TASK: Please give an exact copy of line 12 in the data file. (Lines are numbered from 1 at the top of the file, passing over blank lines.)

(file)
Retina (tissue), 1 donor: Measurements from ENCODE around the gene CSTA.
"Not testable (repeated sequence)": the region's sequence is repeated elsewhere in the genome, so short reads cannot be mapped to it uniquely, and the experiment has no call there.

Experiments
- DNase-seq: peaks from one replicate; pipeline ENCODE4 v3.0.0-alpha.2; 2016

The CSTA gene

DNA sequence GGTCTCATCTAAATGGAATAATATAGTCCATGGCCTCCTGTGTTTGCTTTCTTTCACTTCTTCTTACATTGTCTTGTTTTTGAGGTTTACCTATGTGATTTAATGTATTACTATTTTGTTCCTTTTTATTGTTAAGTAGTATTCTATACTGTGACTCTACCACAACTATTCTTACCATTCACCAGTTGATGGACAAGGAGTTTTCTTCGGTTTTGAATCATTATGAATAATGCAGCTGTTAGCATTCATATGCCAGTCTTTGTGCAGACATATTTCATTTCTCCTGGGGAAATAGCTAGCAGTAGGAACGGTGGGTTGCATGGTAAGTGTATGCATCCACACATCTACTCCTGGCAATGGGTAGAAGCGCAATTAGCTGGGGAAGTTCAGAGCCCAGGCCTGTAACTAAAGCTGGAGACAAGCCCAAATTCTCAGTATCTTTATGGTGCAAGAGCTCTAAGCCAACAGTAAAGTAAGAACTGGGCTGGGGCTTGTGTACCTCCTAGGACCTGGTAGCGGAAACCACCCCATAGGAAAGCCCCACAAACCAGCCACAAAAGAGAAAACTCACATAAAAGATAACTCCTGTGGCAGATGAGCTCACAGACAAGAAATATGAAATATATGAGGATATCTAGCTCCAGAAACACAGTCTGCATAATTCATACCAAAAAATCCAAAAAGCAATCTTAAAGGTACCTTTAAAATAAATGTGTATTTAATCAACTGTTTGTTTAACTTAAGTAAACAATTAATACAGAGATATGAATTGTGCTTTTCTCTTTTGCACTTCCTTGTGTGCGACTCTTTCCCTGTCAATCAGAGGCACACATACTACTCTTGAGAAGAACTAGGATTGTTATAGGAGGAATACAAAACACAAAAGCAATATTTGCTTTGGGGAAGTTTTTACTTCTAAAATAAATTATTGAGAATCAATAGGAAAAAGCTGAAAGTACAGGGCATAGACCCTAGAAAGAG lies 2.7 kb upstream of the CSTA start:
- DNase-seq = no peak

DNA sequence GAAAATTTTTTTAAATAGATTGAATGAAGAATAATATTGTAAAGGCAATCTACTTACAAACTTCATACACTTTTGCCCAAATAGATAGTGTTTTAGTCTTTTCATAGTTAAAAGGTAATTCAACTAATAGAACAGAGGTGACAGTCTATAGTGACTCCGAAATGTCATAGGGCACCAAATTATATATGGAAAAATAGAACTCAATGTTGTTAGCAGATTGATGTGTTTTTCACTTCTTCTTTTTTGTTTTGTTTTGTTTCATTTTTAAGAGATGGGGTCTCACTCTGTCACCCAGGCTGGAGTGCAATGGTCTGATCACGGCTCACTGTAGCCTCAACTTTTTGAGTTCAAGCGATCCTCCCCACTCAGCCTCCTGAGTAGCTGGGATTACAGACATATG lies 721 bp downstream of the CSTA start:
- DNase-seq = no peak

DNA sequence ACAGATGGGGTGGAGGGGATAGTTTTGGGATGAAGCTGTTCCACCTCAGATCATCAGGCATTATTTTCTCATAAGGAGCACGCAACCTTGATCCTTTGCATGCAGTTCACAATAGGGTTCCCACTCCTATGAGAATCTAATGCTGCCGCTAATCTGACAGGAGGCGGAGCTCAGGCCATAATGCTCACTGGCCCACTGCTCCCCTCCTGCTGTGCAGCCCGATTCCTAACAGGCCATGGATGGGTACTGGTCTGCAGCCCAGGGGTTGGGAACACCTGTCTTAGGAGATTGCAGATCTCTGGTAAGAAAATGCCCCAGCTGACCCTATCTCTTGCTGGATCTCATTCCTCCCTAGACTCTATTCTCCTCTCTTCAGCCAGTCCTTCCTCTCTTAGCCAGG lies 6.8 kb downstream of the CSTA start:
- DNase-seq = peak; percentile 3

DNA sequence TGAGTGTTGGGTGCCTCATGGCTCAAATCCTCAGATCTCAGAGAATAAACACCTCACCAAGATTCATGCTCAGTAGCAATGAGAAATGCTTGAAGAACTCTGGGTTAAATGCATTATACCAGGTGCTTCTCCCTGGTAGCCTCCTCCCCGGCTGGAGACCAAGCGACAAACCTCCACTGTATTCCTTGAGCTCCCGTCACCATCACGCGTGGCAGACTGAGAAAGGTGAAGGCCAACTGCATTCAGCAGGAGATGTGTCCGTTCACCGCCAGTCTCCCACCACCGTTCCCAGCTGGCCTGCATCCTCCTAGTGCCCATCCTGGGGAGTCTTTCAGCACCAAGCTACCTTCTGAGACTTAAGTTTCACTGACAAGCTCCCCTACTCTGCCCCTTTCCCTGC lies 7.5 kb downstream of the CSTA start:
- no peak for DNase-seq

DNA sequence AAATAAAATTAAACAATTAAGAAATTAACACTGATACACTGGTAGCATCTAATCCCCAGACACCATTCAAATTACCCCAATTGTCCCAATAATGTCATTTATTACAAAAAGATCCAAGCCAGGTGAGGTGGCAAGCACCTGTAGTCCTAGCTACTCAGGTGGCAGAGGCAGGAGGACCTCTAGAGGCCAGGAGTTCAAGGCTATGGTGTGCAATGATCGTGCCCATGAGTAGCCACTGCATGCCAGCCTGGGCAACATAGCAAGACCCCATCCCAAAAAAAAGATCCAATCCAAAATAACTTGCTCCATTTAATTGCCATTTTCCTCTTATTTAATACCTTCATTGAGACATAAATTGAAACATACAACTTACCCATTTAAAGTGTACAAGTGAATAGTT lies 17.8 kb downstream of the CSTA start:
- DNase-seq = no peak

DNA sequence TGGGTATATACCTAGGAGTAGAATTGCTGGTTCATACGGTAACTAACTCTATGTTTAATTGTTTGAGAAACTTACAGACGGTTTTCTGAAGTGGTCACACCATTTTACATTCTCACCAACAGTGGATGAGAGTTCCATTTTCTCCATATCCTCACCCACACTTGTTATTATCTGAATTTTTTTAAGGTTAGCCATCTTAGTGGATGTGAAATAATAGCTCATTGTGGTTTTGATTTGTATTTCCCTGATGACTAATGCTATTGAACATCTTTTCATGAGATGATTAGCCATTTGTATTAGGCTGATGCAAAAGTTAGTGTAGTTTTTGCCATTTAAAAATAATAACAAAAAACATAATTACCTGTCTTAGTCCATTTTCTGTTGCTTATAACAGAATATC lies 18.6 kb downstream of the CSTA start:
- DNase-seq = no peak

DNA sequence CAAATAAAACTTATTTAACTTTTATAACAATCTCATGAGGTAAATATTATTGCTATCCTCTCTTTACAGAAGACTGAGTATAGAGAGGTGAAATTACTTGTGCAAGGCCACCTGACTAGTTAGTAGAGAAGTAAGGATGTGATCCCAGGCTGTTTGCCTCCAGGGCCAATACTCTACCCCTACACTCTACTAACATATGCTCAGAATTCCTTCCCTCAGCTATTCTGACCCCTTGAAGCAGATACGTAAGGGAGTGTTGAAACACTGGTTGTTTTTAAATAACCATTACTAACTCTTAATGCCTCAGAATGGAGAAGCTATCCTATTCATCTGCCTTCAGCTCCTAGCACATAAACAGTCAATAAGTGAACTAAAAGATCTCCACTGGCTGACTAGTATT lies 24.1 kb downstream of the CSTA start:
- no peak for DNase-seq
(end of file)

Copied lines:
DNA sequence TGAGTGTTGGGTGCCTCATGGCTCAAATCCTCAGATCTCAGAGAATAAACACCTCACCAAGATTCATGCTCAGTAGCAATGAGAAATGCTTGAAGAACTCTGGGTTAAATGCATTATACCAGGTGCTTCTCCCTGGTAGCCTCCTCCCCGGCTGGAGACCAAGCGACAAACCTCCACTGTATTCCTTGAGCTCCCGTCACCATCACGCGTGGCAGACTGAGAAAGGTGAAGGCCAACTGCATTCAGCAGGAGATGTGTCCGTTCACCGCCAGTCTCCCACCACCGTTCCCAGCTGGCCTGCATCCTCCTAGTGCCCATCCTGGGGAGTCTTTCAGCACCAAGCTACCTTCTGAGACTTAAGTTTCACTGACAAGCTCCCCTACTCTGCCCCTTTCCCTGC lies 7.5 kb downstream of the CSTA start: